- Grow vertically. Train vining or climbing plants on fences or on trellises close to, but not touching, your house.
- If your small yard doesn’t feel private, grow ornamental grasses, flowering plants and shrubs of different heights. Use some evergreens so your yard won’t be completely exposed in the fall and winter.
- Avoid a cluttered look. Don’t squeeze in too many garden statues and accessories.
- If your yard is really tiny, put the focus on your mailbox with colorful plants. Dress it up with a new set of house numbers, too.
- Add a focal point to your front yard, such as a garden statue or bench. You can also make your house the focus by planting a few trees on each side of your walkway. Grow flowers under them and echo their colors in planters beside your entrance.
- Line the walkway to your front entrance with low-growing liriope or mondo grass, sometimes called monkey grass.
- Make a butterfly island or border with a mix of plants, small trees and shrubs that attract butterflies. If you enjoy bird watching, use bird-friendly plants instead, such as coneflowers, dogwoods and native plants and add a bird bath.
- If you have pine trees, use the acidic pine straw as mulch in an island or bed of acid-loving plants. This could include azaleas, camellias, gardenias and ferns. If you’re planting underneath the pines, be sure your plants get enough light, since the trees will create some shade.
- Do you have leftover bricks or stones from a building project? Use them to edge beds and borders.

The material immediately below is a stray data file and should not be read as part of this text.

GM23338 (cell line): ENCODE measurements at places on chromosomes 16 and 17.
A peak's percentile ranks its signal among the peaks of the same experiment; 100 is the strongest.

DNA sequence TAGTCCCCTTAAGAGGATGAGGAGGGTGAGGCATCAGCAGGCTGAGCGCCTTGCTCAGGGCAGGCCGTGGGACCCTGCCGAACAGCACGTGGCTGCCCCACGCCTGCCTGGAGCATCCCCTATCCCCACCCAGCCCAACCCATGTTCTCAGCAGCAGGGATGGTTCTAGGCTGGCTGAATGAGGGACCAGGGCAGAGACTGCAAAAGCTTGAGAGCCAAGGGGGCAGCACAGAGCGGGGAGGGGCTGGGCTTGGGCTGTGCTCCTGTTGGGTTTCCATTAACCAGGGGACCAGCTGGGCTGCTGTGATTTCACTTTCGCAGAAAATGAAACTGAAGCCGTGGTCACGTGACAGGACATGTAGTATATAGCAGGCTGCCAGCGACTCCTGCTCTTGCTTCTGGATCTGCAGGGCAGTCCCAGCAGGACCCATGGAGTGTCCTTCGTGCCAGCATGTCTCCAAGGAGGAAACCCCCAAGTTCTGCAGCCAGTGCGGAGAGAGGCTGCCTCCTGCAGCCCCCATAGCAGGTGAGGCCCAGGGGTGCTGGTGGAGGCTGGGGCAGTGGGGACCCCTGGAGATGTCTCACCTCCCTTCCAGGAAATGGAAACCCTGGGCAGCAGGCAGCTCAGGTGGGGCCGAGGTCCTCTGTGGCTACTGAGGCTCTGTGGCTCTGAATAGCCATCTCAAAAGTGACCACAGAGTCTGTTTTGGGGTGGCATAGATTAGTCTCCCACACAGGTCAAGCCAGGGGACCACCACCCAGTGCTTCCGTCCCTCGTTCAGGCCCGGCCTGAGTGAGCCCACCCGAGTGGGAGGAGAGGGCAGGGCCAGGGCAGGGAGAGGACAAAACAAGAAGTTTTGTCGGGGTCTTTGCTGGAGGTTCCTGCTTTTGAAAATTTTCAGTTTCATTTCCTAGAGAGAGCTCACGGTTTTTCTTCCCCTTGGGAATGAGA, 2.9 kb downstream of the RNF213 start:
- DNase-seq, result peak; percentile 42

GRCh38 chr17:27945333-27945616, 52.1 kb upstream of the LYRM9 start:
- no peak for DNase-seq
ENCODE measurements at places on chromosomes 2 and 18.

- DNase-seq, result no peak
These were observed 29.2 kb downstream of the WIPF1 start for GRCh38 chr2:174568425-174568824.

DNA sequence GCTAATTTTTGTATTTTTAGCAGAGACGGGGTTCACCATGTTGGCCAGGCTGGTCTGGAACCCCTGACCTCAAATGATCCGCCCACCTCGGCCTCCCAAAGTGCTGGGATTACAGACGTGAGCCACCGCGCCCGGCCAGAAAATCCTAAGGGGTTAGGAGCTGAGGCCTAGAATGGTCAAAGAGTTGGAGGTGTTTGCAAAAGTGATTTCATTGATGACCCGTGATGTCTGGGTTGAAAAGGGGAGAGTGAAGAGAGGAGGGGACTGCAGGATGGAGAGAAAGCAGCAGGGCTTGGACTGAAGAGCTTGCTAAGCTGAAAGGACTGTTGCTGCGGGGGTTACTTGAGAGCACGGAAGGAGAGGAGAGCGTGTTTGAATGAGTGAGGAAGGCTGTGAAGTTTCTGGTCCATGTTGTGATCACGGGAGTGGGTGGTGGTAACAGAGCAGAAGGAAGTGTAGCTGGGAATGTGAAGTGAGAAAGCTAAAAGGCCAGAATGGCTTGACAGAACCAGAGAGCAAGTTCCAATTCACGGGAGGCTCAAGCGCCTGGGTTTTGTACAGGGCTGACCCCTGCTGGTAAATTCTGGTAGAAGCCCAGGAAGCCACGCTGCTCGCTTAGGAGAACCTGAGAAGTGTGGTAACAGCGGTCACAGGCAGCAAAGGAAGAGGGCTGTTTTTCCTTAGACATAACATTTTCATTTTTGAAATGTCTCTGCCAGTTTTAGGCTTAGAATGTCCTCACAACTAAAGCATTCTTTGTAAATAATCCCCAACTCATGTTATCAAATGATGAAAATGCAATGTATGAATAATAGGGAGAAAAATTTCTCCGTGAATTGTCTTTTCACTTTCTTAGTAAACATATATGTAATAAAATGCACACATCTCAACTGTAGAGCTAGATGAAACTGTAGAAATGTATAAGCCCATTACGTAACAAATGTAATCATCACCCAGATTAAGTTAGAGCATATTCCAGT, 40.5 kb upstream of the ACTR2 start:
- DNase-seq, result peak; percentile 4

- Put an arbor over the walk to your front entrance. Plant it with climbing roses, Carolina jasmine, clematis or other vining plants. Attach the arbor to a picket fence to make your front yard feel like a welcoming garden room.
- Fill window boxes with colorful flowers, herbs or small shrubs. Grow the same plants in matching or complimentary colors in flower beds below your windows.
- Install a small water feature, such as a glazed pot with a circulating pump, and let the overflow splash into a bed of attractive rocks.
- For extra color, tuck spring flowering bulbs between and around your foundation shrubs.
- Grow shade-loving annuals around your trees, but avoid adding a lot of extra soil, which can harm the roots. Leave a little room between the mulch and the tree trunks to discourage pests and diseases.
- Edge a path with solar-powered landscape lights or use a garden spotlight to accent a beautiful tree at night.
- Fill an old wheelbarrow with quality potting soil and colorful flowers. It’s fine if the wheelbarrow has rusty spots. They’ll let excess rainfall drain out. You can do the same thing with a child’s wagon or a bicycle that has front and back baskets. Prop the bike against a tree or fence to display it.
- For a contemporary look, stack cinder blocks to make a planter or bed. The openings at the bottoms will let excess water drain out.
- Turn part of your yard into an edible garden with herbs, dwarf fruits and vegetables. Since this is in front of your home, make sure your local zoning regulations and/or homeowners' association rules permit this.
- Save yourself some work and use informal shrubs that don't need much pruning.
- Cut down on mowing by creating a rock garden or substituting ground covers for some of your grass.
- Keep your lawn 2-3" tall, which is typically the highest setting on most push mowers. Removing more than one-third of the grass blades leads to shorter root systems and makes it harder for the grass to take up enough moisture.
- More weeds germinate when the grass is not tall enough to shade them out, so mow only as often as needed to discourage them.
- Combat any brown, patchy spots by reseeding and adding fertilizer. Learn more in The Home Depot Overseeding Project Guide.
- Break out the lawn weed killer to attack dandelions or crab grass, so new weeds won't sprout up.